HVN, The Hearing Voices NetworkMonday, 08 August 2011 22:43
Last year I became a patron of HVN, the Hearing Voices Network. This network is made up of fearless people who have had the strength to stand up to psychiatrists and show them, well, at least some of them, that their way of understanding what they called ‘auditory hallucinations’ was wrong. Some psychiatrists refused to listen because they hated having to change their minds, but some psychiatrists, notably the Dutch psychiatrist Marcus Romme, did listen and saw that what these fearless people were saying was right. When we hear a voice but there is no one, neither in person or through the media, to speak what we are hearing are auditory memories. Sometimes the auditory memory is some musical refrain, sometimes it is our memory of a particular person’s voice, and sometimes it is a complex memory summarised into an unusual voice and a few words.
All of which goes a long way to explain why I am so enthusiastic about the Hearing Voices Network.
The greater number and seriousness of the traumas a person has suffered, the more difficult is it to unravel the complex meanings encapsulated in a voice. Network members have discovered different ways of doing this, and these methods fit very well with the methods used by personal construct psychologists like myself and my colleagues. In a recent email a colleague told me about one of his clients. Here he has summarised work that was carried out over 18 months, but he does give some idea of how the meaning of a voice might be revealed through conversation. He wrote,
I had some nice news today, I was contacted by a guy I used to work with in a psychiatric hospital. In a nutshell, he'd been there for a number of years, was labelled a 'dangerous paranoid schizophrenic' because he'd attacked other people on the unit over the years. However, I got to know him...it turned out that when he was in his teens his younger sibling was abused by someone he knew. He was scared of this person so didn't 'sort him out' the way he felt his father would have done. Following this incident he tried to bury his guilty feelings and low self-worth with drink and drugs. He then started hearing a voice calling him a very unpleasant name, which is when he'd attack other people on the ward. We explored this over 18 months, and he has now been able to re-examine what happened to his sibling, no longer blames himself for what happened, and has given up the idea that he has to be 'a hard man'. He has now been discharged and has turned into a 'gentle giant' by all accounts. Where has his 'paranoid schizophrenia' gone?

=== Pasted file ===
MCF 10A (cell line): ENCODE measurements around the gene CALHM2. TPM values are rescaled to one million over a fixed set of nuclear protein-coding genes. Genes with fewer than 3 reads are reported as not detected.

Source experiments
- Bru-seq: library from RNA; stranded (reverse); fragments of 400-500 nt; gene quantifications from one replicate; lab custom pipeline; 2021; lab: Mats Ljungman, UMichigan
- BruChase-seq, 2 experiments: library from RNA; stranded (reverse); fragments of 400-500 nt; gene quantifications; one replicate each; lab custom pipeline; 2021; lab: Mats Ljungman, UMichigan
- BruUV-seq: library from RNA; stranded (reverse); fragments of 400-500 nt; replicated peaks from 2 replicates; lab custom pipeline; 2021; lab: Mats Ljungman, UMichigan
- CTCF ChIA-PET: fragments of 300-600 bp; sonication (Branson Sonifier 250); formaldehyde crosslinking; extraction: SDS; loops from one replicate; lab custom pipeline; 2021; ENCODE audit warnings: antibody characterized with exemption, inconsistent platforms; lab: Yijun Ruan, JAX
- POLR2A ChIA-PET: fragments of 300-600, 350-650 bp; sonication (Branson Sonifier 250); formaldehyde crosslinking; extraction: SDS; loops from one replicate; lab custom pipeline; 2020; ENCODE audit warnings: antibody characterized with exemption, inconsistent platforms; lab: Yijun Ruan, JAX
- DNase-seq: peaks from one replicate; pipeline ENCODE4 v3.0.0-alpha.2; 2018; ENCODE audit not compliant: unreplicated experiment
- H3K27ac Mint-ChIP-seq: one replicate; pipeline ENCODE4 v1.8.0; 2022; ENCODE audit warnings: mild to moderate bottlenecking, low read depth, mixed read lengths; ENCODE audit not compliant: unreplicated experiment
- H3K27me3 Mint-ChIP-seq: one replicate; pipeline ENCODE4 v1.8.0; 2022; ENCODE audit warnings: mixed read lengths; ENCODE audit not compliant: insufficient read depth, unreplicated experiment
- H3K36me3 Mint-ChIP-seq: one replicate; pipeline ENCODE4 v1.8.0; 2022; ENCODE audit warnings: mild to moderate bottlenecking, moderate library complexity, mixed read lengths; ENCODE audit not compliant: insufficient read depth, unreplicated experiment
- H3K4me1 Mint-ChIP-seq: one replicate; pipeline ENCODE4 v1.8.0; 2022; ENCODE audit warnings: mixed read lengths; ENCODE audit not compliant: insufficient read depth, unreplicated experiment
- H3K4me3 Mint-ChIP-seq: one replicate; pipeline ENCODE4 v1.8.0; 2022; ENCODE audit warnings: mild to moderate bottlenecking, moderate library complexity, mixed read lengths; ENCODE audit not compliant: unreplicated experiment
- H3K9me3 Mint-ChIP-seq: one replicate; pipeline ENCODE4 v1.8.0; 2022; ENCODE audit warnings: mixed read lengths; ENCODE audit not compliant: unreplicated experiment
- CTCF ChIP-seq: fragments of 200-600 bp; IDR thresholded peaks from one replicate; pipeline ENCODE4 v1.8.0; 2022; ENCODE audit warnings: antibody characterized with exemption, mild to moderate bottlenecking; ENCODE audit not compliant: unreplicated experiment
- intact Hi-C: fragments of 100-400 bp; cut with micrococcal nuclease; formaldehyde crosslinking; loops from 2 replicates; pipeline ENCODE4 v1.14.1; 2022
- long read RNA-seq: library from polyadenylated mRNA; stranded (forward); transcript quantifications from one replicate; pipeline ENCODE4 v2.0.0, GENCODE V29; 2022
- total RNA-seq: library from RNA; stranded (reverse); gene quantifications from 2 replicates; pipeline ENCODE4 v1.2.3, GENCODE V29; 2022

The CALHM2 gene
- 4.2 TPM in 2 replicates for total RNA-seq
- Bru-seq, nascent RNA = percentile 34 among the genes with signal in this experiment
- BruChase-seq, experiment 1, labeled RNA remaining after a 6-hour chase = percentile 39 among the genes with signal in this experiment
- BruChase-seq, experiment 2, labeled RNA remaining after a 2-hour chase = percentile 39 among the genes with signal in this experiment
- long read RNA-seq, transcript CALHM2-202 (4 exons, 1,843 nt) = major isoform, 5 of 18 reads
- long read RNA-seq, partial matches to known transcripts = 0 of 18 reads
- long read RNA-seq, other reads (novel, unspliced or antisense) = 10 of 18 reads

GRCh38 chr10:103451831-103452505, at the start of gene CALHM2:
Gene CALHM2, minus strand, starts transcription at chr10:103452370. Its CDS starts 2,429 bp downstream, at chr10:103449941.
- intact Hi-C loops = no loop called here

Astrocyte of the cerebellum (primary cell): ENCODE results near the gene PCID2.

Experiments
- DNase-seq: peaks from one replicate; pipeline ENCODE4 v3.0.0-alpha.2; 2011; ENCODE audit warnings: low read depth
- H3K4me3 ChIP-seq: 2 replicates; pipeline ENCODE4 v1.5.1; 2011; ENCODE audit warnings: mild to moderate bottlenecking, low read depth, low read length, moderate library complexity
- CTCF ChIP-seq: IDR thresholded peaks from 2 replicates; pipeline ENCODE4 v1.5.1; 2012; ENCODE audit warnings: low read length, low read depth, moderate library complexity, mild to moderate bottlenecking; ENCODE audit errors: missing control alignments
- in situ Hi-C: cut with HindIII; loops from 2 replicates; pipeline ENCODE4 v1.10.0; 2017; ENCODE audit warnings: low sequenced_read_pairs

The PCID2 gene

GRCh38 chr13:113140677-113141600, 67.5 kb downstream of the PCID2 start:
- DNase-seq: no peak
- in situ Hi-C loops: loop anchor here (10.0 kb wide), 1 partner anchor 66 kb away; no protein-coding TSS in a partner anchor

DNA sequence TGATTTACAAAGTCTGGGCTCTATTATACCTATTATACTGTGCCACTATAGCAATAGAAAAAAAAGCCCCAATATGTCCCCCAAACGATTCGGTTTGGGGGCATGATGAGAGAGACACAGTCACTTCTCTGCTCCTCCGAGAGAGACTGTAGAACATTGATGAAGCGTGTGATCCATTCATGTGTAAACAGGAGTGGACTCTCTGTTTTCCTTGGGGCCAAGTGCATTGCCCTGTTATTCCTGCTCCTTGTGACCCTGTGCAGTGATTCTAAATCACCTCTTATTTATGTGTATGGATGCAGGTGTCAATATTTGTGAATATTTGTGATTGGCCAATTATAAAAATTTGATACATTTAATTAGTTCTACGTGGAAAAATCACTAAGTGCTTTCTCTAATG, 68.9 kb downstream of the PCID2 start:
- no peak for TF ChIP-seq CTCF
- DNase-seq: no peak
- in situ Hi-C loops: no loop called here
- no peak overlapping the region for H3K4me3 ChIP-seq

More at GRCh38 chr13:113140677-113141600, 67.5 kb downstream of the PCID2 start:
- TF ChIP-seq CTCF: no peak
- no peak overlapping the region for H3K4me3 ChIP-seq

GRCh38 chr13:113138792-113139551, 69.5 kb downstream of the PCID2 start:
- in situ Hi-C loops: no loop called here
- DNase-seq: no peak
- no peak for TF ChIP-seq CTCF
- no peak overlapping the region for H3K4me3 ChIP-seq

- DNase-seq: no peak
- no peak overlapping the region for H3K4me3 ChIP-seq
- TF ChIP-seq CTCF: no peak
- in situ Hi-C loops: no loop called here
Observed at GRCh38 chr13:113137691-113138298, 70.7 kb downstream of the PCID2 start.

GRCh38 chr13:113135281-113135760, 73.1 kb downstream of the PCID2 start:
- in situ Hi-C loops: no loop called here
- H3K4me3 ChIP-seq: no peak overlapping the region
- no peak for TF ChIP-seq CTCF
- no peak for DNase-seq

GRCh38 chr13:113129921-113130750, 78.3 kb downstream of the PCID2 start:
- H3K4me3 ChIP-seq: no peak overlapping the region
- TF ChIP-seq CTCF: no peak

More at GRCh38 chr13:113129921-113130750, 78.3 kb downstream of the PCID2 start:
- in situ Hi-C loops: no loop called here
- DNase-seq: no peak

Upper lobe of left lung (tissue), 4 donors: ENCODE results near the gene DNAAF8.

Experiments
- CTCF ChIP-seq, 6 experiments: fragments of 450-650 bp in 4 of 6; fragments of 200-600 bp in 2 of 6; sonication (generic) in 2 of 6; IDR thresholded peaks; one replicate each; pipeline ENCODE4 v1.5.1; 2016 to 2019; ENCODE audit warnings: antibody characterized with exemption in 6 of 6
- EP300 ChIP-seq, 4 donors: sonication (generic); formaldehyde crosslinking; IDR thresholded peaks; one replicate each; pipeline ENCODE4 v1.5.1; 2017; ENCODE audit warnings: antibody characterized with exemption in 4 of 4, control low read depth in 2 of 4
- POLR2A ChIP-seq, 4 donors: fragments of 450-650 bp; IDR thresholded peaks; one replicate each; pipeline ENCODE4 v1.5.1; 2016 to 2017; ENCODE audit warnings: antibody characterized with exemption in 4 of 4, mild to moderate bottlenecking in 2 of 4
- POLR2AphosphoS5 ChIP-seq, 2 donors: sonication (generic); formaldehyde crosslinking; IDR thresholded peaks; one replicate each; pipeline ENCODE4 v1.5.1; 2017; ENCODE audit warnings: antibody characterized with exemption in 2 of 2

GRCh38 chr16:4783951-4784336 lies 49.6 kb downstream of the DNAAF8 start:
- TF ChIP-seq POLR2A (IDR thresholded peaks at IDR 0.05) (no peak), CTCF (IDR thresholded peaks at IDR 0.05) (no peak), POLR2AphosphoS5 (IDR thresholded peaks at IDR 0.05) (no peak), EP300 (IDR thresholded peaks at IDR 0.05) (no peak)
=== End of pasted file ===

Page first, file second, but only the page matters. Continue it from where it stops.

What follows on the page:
I wonder whether the psychiatrist who gave this man the diagnosis of paranoid schizophrenic had now given him a retrospective diagnosis. This is what would happen when a patient diagnosed with severe depression would spend many months talking with me and finally come to the conclusion that she was not to blame for all the disasters that had befallen her. No longer depressed, she had much more interesting things to do than come to the hospital to talk to me. When I would report this to the psychiatrist, as I had to do, he would do a retrospective diagnosis and decide that the patient had merely been anxious and not severely depressed.
August 7, 2011